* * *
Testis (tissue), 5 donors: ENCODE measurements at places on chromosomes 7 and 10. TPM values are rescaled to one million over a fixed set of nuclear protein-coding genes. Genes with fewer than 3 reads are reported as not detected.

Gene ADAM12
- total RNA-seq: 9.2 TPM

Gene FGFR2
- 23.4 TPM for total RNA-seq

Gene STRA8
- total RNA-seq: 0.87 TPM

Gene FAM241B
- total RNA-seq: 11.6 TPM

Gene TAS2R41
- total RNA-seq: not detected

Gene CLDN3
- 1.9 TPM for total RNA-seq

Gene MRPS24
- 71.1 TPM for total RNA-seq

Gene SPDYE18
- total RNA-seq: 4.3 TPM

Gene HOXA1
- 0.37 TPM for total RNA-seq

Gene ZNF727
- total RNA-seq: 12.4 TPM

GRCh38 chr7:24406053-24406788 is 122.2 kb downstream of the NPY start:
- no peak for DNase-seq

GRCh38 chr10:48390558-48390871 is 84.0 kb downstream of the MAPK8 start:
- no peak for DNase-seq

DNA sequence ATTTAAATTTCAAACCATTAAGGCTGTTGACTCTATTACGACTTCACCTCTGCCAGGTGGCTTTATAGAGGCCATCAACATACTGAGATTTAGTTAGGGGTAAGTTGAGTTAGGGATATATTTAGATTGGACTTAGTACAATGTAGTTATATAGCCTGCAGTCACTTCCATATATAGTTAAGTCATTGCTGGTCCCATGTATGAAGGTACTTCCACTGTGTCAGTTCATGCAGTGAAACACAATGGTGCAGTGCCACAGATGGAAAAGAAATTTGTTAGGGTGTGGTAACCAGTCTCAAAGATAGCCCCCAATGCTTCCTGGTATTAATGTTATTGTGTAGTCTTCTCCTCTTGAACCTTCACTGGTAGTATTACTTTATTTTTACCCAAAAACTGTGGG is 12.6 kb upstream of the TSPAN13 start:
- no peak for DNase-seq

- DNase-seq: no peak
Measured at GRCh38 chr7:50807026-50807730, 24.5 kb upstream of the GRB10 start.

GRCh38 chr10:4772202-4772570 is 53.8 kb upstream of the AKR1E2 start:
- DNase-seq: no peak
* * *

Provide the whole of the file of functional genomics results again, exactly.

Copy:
Testis (tissue), 5 donors: ENCODE measurements at places on chromosomes 7 and 10. TPM values are rescaled to one million over a fixed set of nuclear protein-coding genes. Genes with fewer than 3 reads are reported as not detected.

Gene ADAM12
- total RNA-seq: 9.2 TPM

Gene FGFR2
- 23.4 TPM for total RNA-seq

Gene STRA8
- total RNA-seq: 0.87 TPM

Gene FAM241B
- total RNA-seq: 11.6 TPM

Gene TAS2R41
- total RNA-seq: not detected

Gene CLDN3
- 1.9 TPM for total RNA-seq

Gene MRPS24
- 71.1 TPM for total RNA-seq

Gene SPDYE18
- total RNA-seq: 4.3 TPM

Gene HOXA1
- 0.37 TPM for total RNA-seq

Gene ZNF727
- total RNA-seq: 12.4 TPM

GRCh38 chr7:24406053-24406788 is 122.2 kb downstream of the NPY start:
- no peak for DNase-seq

GRCh38 chr10:48390558-48390871 is 84.0 kb downstream of the MAPK8 start:
- no peak for DNase-seq

DNA sequence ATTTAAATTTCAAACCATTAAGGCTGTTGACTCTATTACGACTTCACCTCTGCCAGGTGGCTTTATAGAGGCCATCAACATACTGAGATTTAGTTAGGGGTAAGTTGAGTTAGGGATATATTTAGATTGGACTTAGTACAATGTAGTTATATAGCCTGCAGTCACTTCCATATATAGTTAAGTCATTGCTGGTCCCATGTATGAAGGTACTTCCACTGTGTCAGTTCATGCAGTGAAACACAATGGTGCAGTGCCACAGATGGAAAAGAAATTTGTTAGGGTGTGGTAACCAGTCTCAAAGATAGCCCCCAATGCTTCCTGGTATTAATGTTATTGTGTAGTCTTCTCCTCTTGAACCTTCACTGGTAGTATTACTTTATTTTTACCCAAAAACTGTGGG is 12.6 kb upstream of the TSPAN13 start:
- no peak for DNase-seq

- DNase-seq: no peak
Measured at GRCh38 chr7:50807026-50807730, 24.5 kb upstream of the GRB10 start.

GRCh38 chr10:4772202-4772570 is 53.8 kb upstream of the AKR1E2 start:
- DNase-seq: no peak